I wrote, People Buy From People, focusing on the importance of human based engagement as a wake up call to the overwhelming trend to depersonalize the relationship.
In comments on the post, Larry Levine and Brent Adamson added some fascinating and important insights (though I struggle with the concept of Brent creating insights–it just doesn’t seem to be him 😉
As sales people we learn about the importance of developing relationships with our customers. The old school version of this was people liking us. The idea that the more people liked us, the more they might unconsciously be biased to making decisions for us.
So we competed on developing these relationships, hoping to leverage that social pressure to drive sales. We wined/dined them, invited them to golf, sent birthday cards to them, their spouses and kids.
While, sometimes, those relationships might have been genuine, they were at the core self serving and manipulative. They were driven with the motivation of creating social pressure to reciprocate with a purchase.
Once, my team was making a $5M purchase of PCs for our sales people. The lead sales person had worked for me at another company. Rather than working with my team, he focused on our personal relationship and our past working relationship. And when we made a decision for his competitor he actually asked for a meeting to discuss why I had betrayed the relationship.
For some, these relationships are deeper, base on mutual trust. Generally, these are less selfish and manipulated, with the relationship being built more deeply, and focused on building growing the basis of trust. In these relationships our customers can make decisions we are unhappy with, and we can do things the customer may be unhappy with, but because the relationship is not transactional in nature, they endure over time, and there is a stronger basis for doing business. Crassly, when everything else is equal (as they often may be) the higher level of shared trust, the more likely we will do business with each other.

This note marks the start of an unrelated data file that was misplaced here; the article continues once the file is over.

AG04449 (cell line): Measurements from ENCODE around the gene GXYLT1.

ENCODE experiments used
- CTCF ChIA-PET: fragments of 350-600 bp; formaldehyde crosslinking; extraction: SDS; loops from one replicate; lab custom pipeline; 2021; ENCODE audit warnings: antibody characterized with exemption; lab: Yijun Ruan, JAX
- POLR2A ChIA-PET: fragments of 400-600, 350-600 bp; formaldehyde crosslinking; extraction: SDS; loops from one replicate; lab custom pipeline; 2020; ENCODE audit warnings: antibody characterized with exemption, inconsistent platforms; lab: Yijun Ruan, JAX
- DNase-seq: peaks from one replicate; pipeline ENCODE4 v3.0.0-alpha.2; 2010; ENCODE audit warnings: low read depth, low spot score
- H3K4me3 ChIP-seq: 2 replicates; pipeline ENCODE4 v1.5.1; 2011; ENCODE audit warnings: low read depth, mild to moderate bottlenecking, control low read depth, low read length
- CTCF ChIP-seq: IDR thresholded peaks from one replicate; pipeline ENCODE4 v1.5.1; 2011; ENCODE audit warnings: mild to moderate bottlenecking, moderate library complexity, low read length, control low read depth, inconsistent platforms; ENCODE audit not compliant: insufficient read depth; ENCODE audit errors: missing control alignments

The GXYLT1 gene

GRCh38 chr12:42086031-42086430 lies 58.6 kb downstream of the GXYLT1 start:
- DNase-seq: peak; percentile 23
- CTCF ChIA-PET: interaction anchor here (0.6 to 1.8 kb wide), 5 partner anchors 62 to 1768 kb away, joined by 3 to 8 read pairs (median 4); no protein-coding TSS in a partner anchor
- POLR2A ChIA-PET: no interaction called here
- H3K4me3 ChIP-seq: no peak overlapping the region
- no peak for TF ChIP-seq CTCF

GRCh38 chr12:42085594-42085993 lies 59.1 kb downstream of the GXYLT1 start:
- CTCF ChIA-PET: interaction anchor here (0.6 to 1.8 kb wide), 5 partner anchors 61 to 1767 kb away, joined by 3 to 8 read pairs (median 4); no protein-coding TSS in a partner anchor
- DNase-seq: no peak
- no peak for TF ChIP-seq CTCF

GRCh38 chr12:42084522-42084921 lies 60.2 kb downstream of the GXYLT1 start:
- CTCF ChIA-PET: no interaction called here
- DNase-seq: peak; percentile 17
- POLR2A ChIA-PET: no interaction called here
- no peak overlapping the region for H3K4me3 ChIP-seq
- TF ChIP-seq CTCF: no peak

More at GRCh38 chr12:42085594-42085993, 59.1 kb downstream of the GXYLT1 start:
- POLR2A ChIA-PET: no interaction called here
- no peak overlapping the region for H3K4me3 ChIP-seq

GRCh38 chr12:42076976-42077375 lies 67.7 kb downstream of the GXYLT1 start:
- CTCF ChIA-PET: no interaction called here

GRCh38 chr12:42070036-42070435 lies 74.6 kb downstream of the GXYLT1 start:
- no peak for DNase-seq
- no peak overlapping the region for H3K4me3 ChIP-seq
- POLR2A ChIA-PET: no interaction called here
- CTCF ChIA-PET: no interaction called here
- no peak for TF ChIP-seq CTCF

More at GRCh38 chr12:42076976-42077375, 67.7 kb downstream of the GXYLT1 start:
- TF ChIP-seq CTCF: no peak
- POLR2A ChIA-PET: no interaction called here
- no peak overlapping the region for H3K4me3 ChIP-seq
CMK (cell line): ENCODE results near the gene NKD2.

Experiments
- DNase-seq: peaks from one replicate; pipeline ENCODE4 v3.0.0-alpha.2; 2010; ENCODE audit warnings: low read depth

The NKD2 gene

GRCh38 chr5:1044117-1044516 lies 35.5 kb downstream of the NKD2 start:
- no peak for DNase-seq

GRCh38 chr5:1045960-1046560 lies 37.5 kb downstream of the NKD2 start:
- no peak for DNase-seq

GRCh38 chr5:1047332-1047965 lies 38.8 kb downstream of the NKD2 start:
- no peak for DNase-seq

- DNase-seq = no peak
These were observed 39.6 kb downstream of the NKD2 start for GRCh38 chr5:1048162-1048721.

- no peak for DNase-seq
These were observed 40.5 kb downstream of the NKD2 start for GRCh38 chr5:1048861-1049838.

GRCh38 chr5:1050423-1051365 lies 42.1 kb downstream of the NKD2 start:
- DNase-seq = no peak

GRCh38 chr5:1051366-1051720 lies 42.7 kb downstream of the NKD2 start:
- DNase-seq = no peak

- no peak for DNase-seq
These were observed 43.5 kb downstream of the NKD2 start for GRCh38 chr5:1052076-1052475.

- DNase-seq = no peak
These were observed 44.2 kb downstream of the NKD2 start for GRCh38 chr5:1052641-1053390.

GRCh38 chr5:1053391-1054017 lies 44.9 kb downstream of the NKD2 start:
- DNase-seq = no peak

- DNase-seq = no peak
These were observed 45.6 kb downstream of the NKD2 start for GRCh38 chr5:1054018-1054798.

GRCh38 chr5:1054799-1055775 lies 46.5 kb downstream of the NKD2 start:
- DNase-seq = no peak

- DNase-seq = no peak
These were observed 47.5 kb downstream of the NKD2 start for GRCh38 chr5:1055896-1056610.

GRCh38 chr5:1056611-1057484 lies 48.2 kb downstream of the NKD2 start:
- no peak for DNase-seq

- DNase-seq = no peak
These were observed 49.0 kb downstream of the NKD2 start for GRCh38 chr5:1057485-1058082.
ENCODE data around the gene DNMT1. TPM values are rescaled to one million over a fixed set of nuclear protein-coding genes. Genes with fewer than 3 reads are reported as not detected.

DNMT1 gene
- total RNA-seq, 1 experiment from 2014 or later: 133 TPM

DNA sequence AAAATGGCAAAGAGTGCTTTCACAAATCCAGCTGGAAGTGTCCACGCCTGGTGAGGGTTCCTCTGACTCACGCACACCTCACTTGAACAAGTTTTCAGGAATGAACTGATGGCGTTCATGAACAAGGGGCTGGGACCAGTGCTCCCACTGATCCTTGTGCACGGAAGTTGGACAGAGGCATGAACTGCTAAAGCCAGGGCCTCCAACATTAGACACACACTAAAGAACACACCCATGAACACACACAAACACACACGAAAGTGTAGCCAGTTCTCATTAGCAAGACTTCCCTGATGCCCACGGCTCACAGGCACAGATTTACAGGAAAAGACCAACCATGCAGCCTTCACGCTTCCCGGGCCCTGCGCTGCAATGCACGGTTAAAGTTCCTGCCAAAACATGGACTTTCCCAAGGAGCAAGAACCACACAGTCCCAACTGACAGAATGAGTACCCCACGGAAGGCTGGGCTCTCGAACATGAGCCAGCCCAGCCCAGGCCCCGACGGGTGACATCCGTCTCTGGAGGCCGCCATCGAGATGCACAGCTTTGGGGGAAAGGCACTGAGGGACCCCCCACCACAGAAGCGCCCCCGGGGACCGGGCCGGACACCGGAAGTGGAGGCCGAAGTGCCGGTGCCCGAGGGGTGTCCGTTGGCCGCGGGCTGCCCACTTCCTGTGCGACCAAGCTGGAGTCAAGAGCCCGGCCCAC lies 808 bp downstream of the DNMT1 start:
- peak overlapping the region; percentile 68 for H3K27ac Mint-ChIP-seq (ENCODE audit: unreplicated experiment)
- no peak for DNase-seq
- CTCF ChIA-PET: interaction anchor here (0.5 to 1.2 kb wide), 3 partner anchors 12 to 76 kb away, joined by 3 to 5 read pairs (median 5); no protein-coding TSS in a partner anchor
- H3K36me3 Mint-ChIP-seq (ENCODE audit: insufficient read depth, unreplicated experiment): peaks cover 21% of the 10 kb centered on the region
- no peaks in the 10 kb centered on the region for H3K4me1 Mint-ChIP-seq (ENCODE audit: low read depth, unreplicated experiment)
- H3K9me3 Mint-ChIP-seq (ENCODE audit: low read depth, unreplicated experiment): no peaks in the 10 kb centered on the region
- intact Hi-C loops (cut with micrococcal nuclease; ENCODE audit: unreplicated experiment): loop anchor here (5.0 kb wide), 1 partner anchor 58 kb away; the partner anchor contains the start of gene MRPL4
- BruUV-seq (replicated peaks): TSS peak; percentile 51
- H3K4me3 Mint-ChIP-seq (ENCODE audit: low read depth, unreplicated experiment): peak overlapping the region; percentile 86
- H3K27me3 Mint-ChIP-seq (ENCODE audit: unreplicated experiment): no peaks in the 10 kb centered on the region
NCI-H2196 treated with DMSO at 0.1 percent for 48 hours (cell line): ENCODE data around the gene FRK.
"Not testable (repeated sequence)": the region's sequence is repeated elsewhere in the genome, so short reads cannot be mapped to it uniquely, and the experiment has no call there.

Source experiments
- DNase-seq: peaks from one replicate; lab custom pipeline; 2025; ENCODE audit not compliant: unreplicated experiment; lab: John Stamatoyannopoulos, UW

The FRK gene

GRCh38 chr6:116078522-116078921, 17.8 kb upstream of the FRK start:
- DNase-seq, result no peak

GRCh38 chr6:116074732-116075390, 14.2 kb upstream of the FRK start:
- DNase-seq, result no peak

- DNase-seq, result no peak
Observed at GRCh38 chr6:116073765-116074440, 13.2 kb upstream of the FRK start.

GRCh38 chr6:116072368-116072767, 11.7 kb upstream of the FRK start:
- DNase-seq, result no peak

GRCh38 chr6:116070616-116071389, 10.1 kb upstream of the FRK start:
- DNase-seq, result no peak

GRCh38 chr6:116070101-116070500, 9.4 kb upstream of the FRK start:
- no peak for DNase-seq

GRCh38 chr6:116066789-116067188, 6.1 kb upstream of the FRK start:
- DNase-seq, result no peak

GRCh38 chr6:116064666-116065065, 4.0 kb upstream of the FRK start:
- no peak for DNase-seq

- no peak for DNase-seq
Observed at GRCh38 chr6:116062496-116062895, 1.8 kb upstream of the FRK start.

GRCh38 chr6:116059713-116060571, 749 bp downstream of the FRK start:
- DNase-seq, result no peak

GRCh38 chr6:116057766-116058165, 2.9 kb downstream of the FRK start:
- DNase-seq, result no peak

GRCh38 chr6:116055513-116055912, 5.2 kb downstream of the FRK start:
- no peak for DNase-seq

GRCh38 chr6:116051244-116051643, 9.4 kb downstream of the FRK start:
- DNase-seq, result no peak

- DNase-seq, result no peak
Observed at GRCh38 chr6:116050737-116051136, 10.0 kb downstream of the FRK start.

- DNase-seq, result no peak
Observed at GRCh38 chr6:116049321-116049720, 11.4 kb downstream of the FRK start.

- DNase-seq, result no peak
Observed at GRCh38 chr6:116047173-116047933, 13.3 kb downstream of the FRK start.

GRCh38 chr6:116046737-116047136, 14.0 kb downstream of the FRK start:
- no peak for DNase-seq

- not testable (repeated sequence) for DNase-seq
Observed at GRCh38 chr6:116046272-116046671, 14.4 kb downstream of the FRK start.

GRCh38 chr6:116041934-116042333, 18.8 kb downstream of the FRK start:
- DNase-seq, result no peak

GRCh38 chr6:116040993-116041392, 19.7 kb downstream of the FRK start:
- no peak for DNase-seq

In building relationships we want our customers to feel good about us. We want them to feel we understand what they are trying to achieve, that we understand their businesses. We want them to trust that we are proposing solutions that create value. We want them to know we understand and we care.
But as Brent and Larry reminded me, perhaps the more important thing in the relationship is how we make the customer feel about themselves and the decision they are making. As much as they may trust us, what they worry about is “are they making the right decision.”
We strengthen the relationship, demonstrate our caring and understanding when we focus on how the customer feels not just about us, but what we are helping them do. Are we building their confidence–not in us, but in their decison? Are we helping them understand what they are trying to do; what they need to learn, the risks, and so forth.
While it’s human nature to focus on how we feel about others and how they feel about us, the real meaning of a relationship is how we help people feel better about themselves, and, possibly, how they make us feel better about ourselves.
Are you building real relationships?